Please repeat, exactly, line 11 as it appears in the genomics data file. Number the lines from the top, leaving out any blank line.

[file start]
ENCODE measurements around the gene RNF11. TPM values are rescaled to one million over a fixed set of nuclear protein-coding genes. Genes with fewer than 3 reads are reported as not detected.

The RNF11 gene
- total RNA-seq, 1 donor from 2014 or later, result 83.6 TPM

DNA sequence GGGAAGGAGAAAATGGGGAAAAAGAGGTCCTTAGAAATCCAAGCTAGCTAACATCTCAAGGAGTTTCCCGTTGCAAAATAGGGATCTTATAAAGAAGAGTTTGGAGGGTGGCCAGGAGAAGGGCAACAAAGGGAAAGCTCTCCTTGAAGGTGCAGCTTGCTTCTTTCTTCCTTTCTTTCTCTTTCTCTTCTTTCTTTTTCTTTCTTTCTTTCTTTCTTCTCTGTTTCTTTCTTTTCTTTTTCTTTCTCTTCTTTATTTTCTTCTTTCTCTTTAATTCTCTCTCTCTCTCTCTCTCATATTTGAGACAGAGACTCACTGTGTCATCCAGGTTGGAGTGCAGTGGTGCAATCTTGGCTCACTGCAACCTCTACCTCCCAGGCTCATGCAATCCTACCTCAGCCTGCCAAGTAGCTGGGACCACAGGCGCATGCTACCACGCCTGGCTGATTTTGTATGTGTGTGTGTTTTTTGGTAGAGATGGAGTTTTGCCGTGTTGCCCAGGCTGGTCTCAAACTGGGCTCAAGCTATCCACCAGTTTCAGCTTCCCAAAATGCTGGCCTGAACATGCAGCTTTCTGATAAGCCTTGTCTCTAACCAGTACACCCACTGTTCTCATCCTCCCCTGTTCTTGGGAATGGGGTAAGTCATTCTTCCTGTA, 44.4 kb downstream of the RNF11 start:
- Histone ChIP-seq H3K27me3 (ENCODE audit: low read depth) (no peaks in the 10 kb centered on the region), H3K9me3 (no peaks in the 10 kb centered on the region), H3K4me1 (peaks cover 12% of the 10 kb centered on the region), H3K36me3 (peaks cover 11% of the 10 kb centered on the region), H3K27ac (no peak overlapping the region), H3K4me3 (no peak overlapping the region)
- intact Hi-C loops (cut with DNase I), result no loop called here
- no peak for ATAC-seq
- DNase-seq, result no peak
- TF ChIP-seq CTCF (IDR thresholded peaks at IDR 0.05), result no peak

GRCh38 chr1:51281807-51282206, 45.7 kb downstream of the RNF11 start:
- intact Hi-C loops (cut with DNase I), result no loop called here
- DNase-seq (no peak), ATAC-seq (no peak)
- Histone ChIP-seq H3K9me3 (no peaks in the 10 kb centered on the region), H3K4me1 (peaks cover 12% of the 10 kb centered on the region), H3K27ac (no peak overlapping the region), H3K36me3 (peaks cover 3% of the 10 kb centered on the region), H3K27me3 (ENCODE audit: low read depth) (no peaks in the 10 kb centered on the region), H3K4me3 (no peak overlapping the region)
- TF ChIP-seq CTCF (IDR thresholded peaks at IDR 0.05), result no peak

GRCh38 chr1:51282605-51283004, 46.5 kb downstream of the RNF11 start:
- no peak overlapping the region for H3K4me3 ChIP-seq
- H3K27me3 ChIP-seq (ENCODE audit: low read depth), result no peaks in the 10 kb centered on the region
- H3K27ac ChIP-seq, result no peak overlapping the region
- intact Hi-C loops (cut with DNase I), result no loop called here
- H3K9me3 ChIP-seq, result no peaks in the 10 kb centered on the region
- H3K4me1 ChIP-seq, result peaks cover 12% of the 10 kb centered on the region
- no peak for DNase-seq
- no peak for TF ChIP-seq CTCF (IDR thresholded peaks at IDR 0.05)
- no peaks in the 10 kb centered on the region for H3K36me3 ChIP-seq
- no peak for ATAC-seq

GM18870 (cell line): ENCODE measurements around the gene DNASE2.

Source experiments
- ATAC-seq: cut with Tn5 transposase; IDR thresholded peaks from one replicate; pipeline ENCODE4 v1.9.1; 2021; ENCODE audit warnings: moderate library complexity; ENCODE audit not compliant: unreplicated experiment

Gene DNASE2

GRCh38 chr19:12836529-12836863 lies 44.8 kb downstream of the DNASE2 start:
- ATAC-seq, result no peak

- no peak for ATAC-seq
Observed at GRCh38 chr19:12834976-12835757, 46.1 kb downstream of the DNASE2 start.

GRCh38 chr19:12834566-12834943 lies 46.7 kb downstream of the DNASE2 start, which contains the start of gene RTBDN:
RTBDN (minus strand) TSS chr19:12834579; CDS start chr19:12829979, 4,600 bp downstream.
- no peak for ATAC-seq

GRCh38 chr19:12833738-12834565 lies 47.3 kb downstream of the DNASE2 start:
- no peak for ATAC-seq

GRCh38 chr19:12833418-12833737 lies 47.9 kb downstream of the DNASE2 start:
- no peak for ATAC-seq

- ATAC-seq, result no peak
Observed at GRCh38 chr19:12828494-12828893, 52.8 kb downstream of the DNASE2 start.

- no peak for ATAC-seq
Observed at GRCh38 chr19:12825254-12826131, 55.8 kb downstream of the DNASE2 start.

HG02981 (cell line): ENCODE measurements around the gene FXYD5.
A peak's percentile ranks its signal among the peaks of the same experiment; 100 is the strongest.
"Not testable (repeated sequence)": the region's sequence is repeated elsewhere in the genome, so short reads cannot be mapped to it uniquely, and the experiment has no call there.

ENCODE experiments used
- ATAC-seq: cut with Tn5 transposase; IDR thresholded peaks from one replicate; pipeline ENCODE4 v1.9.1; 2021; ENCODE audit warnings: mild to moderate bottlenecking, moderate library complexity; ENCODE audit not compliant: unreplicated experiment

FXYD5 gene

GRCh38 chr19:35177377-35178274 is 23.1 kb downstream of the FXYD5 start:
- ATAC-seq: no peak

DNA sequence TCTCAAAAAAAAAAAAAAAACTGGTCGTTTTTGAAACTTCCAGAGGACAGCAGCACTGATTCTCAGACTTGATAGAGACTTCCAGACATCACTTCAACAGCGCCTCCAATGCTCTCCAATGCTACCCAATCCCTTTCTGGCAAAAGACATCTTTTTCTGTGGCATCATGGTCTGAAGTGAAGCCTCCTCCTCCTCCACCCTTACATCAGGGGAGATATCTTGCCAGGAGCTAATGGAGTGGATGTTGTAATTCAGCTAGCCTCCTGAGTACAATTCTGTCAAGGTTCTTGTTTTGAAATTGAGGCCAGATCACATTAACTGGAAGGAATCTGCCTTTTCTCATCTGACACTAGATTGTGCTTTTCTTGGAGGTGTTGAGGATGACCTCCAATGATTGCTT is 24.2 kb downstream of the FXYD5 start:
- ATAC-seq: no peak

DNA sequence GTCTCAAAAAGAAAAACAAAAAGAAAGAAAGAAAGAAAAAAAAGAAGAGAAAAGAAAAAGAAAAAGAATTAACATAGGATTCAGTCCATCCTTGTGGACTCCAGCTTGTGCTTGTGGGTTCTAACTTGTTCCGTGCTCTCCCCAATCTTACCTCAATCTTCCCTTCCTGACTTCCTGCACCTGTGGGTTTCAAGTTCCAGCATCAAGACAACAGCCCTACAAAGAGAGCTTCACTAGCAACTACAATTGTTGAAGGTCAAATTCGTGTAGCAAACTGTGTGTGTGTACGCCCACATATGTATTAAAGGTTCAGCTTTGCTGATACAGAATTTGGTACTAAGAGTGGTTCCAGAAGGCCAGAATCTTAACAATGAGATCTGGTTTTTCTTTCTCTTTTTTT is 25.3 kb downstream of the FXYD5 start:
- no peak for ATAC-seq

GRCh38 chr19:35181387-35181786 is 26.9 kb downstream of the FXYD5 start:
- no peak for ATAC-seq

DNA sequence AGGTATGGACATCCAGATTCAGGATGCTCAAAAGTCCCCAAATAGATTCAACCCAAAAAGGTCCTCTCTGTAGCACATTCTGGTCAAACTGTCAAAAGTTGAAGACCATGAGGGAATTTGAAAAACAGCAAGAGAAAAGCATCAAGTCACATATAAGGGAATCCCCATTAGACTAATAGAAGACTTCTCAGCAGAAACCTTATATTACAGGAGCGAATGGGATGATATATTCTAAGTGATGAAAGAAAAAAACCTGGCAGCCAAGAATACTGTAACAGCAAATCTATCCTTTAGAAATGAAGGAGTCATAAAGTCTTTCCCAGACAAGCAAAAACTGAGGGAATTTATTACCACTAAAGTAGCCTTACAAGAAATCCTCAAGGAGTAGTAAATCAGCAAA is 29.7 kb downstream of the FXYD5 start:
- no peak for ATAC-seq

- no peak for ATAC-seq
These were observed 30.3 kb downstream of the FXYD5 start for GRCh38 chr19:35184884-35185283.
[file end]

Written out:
- intact Hi-C loops (cut with DNase I), result no loop called here